and produced a body of architecture distinguished mostly by its energy efficiency. The
counterculture environmental architecture of the 1960s and 1970s was deeply influenced
by the “dymaxion” principles and geodesic constructions of R.Buckminster Fuller (1895–
) expressed through Utopian interpretations of both the future and the past.
In the 1970s and 1980s, postmodern environmentalists in Europe and North America
routinely characterized modern architecture as both inhumane and inherently anti-nature.
In this reactionary view, modern architecture, like the modern science and technology
that enabled it, was understood to be the principal source of environmental degradation,
not its cure. Under scrutiny, however, such claims appear to be ideological and reflect the
romantic assumptions of environmentalists in that era. More careful analysis suggests that
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within modern architecture there is a continuous, if not constant, tradition of concern for
environmental issues, even among those major figures most often accused of abusing
natural processes. The California projects of Richard Neutra (1892–1970), the works of
Alvar Aalto (1898–1976), and even the later works of Le Corbusier (1887–1965) can be
understood as thoughtful attempts to design human environments in sympathy with the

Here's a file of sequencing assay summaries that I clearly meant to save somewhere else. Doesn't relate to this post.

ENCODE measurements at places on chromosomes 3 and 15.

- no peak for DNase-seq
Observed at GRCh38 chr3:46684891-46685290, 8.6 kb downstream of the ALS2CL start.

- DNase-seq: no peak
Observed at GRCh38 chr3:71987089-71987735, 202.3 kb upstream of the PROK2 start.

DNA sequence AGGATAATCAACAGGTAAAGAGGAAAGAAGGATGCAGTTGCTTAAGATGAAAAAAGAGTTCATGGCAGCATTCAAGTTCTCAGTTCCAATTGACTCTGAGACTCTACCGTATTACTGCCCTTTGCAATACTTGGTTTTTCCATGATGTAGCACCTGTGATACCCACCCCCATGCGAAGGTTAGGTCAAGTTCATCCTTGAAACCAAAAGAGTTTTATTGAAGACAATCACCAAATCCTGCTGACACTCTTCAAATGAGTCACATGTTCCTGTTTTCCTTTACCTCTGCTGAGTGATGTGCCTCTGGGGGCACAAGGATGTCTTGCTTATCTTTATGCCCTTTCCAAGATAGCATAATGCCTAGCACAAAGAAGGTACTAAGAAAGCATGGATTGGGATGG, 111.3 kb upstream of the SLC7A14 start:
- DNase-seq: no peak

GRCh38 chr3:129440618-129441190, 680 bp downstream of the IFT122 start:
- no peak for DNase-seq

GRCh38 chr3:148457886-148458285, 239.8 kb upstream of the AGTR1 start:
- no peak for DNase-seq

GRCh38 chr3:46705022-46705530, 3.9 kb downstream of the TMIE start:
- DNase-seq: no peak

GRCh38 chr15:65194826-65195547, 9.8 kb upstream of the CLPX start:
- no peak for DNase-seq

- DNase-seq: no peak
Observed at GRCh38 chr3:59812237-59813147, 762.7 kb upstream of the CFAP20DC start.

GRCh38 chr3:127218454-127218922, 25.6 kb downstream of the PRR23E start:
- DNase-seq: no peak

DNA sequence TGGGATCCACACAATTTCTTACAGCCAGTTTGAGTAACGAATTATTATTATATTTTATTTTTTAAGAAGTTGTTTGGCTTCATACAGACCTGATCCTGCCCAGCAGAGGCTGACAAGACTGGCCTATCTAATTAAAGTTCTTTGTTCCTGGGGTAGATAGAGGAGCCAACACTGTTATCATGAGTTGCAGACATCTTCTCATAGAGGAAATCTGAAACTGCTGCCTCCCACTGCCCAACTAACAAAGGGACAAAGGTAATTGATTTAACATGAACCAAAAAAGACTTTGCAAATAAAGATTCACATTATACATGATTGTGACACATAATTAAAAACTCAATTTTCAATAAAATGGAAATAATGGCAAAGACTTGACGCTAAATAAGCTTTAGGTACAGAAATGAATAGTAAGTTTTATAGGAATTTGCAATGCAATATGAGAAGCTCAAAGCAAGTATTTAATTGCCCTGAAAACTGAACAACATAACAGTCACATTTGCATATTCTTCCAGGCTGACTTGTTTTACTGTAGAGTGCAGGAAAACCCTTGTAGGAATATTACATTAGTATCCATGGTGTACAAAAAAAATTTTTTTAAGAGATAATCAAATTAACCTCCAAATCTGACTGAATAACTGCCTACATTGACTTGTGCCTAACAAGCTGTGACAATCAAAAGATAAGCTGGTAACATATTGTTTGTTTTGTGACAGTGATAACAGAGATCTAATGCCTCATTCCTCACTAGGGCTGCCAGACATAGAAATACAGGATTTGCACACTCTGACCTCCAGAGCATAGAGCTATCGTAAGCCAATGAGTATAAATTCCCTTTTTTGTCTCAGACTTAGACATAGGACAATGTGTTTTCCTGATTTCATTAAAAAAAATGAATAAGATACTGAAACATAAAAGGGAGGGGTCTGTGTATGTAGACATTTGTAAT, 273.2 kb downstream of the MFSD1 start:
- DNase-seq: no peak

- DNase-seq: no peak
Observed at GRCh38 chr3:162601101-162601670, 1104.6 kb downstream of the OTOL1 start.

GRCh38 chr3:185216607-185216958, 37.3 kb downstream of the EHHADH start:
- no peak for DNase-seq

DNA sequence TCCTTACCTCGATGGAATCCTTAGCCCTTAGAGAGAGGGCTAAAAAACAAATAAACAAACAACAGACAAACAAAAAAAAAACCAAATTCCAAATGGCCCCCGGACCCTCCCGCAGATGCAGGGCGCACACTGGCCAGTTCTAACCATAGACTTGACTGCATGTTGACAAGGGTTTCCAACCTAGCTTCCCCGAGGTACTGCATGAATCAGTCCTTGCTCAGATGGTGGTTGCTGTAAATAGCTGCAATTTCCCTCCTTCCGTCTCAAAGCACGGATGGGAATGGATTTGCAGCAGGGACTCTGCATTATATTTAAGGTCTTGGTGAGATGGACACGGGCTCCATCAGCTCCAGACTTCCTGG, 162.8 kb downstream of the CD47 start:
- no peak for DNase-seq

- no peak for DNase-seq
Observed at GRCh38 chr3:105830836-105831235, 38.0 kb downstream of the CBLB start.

natural energy flows of a particular site. Neutra’s Kaufmann Desert House (1946–47) at
Palm Springs and Le Corbusier’s experiments with natural ventilation at La Tourette
(1957–65) are particularly good examples that document the skill of modern architects in
addressing environmental issues.
It is such site-sensitive modern architecture that the historian Kenneth Frampton
(1930–) has described as “Critical Regionalism.” Frampton described a set of related
design attitudes that might provide resistance to both the globalizing tendencies of
modern technology and the repressive social codes associated with local building
traditions. To illustrate his hypothesis, Frampton pointed to the works of Mexican
architect Luis Barragán (1902–), the early projects of Swiss architect Mario Botta (1943–
), the houses of Australian architect Glenn Murcutt (1936–), as examples of sensitivity to
site and context. Frampton’s writings have generated a powerful proto-environmentalist
discourse that paved the way for the ecologically inspired architecture that appeared at
the end of the century.
Although the ecologically inspired architecture of the 1970s lost momentum when the
energy crisis of 1973 waned, it enjoyed a significant resurgence at the end of the century.
Under the rubric of green architecture and/or sustainable development, European and
North American architects produced a wide variety of projects that responded to the everexpanding
list of environ mental concerns. The term “sustainability” was first used in a
1980 publication by the International Union for the Conservation of Nature (IUCN),
“World Conservation Strategy.” Although the definition of sustainable development is
widely contested, the concept attracted a broad following in both developed and
developing nations by the early 1990s. In a 1987 publication by the UN World
Commission on Environment and Development, Our Common Future—also known as The Brundtland Report—the concept